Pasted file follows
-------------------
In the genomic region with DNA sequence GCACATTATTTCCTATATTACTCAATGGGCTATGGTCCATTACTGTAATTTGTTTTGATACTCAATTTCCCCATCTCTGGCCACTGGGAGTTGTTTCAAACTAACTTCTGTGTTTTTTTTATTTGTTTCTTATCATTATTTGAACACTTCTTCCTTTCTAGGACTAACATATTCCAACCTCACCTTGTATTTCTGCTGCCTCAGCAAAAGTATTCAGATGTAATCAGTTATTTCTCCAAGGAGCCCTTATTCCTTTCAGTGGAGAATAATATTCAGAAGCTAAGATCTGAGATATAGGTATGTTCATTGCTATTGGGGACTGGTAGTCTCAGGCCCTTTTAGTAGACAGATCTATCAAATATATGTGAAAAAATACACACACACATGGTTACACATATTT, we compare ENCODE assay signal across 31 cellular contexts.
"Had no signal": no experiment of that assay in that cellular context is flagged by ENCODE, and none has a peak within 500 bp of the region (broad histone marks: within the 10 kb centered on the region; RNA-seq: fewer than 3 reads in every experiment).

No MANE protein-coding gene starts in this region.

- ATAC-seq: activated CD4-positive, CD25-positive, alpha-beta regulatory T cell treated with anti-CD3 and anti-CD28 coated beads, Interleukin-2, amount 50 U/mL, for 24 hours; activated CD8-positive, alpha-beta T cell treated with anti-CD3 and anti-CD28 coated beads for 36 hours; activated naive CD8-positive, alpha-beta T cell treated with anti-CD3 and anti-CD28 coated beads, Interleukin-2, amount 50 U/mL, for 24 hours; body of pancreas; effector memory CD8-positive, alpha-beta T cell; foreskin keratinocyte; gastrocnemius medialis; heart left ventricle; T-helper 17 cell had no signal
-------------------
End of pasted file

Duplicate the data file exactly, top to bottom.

In the genomic region with DNA sequence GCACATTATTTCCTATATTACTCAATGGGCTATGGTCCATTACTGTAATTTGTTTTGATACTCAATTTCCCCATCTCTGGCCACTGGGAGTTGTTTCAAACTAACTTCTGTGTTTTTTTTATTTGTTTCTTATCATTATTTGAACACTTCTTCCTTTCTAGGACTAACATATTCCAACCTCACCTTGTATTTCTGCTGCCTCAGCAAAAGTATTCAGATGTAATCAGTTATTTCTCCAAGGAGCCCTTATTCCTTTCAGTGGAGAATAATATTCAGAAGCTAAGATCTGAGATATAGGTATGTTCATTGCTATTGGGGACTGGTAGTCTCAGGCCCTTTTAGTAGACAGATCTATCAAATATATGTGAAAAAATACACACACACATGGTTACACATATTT, we compare ENCODE assay signal across 31 cellular contexts.
"Had no signal": no experiment of that assay in that cellular context is flagged by ENCODE, and none has a peak within 500 bp of the region (broad histone marks: within the 10 kb centered on the region; RNA-seq: fewer than 3 reads in every experiment).

No MANE protein-coding gene starts in this region.

- ATAC-seq: activated CD4-positive, CD25-positive, alpha-beta regulatory T cell treated with anti-CD3 and anti-CD28 coated beads, Interleukin-2, amount 50 U/mL, for 24 hours; activated CD8-positive, alpha-beta T cell treated with anti-CD3 and anti-CD28 coated beads for 36 hours; activated naive CD8-positive, alpha-beta T cell treated with anti-CD3 and anti-CD28 coated beads, Interleukin-2, amount 50 U/mL, for 24 hours; body of pancreas; effector memory CD8-positive, alpha-beta T cell; foreskin keratinocyte; gastrocnemius medialis; heart left ventricle; T-helper 17 cell had no signal